Sat, Nov 15, 2008 - Page 20 News List

Simon beats Stepanek as Bjorkman says farewell


Gilles Simon of France returns a shot to Radek Stepanek of the Czech Republic at the Tennis Masters Cup in Shanghai, China, yesterday.


Gilles Simon beat Radek Stepanek 6-1, 6-4 yesterday at the Masters Cup, then had to wait and see if he would advance to the semi-finals.

The match was essentially meaningless, because Roger Federer was facing Andy Murray in the later match.

Federer, the four-time Masters Cup champion, needed to beat Murray to advance.

But if he lost, Simon would be through, regardless of what he had done against Stepanek. Simon beat Federer in their opening Red Group match.

The 26th-ranked Stepanek — added to the eight-man draw when Andy Roddick pulled out on Wednesday with a sprained ankle — already had been eliminated.

“It was easier tonight because my match was not really important,” said the ninth-ranked Simon, who got in when a sore knee forced top-ranked Rafael Nadal to pull out of the season-ending tournament before it began.

Novak Djokovic and Nikolay Davydenko have qualified from the Gold Group.

Stepanek was out of sorts from the beginning. The Czech player got in only three first serves in his first three service games, double-faulting three times. He won just 13 points total in seven games in the 25-minute first set — and eight of those were on unforced errors by Simon.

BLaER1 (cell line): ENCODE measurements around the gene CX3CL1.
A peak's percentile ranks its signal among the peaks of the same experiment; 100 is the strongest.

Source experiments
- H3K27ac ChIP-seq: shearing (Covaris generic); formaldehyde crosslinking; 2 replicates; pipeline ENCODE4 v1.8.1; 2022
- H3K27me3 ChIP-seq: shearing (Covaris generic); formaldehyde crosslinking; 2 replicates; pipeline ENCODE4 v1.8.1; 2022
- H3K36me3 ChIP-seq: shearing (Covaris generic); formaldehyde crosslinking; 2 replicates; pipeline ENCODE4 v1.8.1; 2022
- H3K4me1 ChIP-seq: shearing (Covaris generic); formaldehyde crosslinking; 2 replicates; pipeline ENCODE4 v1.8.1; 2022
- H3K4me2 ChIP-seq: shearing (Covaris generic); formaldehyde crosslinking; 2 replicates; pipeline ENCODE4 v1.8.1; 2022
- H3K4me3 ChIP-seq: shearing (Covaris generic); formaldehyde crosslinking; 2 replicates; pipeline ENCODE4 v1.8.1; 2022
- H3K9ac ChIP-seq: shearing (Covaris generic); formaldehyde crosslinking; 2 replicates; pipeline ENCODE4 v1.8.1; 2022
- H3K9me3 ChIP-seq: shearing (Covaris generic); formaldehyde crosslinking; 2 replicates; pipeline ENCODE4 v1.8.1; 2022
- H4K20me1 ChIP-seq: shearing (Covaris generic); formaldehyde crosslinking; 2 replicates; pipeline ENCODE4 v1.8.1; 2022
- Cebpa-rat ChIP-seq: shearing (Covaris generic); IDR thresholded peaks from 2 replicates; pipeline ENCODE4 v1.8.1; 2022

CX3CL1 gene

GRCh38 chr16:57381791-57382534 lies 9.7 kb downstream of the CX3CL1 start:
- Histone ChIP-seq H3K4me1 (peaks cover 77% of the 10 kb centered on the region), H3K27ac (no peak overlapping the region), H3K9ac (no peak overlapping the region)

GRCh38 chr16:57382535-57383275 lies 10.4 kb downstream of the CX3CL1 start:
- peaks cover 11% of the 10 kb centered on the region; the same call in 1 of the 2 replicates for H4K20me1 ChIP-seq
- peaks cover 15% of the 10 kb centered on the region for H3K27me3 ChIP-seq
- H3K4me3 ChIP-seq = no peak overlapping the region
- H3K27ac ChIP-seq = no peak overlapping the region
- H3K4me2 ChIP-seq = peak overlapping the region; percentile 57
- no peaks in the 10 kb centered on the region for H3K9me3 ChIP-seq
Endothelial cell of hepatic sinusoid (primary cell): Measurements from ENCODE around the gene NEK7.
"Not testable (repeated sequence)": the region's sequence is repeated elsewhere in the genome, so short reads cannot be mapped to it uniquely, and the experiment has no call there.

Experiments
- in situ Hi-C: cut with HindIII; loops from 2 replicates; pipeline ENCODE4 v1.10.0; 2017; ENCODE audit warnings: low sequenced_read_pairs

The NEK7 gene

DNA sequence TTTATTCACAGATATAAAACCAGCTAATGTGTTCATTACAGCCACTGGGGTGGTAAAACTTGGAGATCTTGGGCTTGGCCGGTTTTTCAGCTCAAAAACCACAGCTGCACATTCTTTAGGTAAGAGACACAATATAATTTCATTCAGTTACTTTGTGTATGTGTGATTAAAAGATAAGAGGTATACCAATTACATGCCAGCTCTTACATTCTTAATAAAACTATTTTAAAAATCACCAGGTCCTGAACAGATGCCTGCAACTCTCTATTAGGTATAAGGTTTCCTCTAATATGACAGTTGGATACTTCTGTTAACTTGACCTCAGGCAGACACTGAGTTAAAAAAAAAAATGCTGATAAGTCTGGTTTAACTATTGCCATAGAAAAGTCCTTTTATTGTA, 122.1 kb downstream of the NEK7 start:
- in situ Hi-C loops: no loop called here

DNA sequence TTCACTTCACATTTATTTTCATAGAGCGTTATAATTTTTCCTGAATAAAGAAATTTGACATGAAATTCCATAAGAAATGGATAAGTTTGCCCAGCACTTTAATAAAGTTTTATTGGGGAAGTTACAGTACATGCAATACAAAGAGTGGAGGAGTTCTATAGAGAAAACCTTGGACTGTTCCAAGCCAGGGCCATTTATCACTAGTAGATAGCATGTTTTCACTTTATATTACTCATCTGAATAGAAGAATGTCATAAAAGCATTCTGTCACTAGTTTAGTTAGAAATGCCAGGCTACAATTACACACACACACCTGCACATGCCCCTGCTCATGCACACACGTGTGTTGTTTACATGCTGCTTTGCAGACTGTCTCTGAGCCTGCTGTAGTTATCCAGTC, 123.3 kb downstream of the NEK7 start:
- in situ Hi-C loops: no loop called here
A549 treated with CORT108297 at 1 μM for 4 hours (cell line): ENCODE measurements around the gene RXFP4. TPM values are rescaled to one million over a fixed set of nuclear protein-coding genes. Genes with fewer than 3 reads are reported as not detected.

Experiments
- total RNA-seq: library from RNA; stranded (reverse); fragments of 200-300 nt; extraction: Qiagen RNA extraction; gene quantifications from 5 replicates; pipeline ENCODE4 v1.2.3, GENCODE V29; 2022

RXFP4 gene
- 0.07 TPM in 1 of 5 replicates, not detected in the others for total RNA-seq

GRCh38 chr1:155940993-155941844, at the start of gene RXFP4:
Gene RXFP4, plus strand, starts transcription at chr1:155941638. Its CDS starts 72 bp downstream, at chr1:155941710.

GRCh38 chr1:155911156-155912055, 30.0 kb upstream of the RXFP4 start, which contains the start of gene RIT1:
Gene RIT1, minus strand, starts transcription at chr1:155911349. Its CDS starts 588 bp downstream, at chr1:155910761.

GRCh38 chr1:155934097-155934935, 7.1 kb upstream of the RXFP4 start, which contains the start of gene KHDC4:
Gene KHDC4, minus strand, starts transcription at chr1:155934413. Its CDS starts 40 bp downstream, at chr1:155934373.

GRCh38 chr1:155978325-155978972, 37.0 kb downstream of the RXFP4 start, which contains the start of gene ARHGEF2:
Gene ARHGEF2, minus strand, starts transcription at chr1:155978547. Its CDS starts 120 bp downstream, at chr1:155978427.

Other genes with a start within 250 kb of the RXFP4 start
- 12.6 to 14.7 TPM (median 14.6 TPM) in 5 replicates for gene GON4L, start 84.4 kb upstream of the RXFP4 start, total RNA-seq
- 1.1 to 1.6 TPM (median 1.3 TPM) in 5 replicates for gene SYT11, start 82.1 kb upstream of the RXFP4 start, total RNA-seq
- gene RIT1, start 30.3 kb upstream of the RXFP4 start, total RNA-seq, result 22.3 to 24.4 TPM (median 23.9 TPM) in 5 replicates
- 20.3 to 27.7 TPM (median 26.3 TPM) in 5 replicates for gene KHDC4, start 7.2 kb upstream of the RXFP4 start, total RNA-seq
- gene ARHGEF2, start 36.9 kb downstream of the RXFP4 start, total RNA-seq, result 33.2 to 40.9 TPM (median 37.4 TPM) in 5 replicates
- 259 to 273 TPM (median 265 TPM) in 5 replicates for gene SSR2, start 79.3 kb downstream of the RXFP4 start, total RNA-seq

Another double-fault set up Simon’s third service break to open the second set. The Frenchman, who never faced break-point, then held the rest of the way.

The crowd, hoping Stepanek could make a match of it, were cheering loudly on every point he won, but there were too few. On match point, he returned a serve at his body with his racket in front of his face, and when Simon pounded a deep approach shot, Stepanek hit a one-bouncer into the net.

Meanwhile, Jonas Bjorkman played his last match yesterday.

He and teammate Kevin Ullyet lost in a tiebreaker to the Polish pair of Mariusz Fyrstenberg and Marcin Matkowski, eliminating them from the Masters Cup.

“I still think it’s great to end my career in the biggest event of the year,” said the 36-year-old Swede, who won three straight Wimbledon doubles titles with Australia’s Todd Woodbridge and reached a singles ranking high of No. 4 in 1997.

“I was trying to do everything possible to stay alive [for] one other day, or maybe two. But you can’t get everything.”

There were no tears as Bjorkman was honored after the match with a montage of career highlights on the stadium big-screen TVs and given a huge bouquet of flowers.

“I’ve been mentally prepared for this because I’m mentally very ready to retire,” he said. “I’ve been very fortunate to be able to play for so long. It started as my hobby and I’ve been able to do it for 17 years, which is great. I’m really looking forward for the next step in life.”

Bjorkman, who announced retirement plans at Wimbledon, has been a durable fixture on the men’s tour, competing in 58 of the last 60 Grand Slams, missing only the 2003 and this year’s Australian Opens for the births of son Max and daughter Bianca. A more normal life is looking pretty good.

“I think the traveling is the one that’s been the toughest in the end, obviously when you do have a family that can’t go with you all the time,” Bjorkman said. “That is something that’s been quite tough. You miss so many friends’ weddings, great occasions for parties and everything back home with your friends. Now you can be part of that a little bit.”

Still, he will miss hanging around with the other players.

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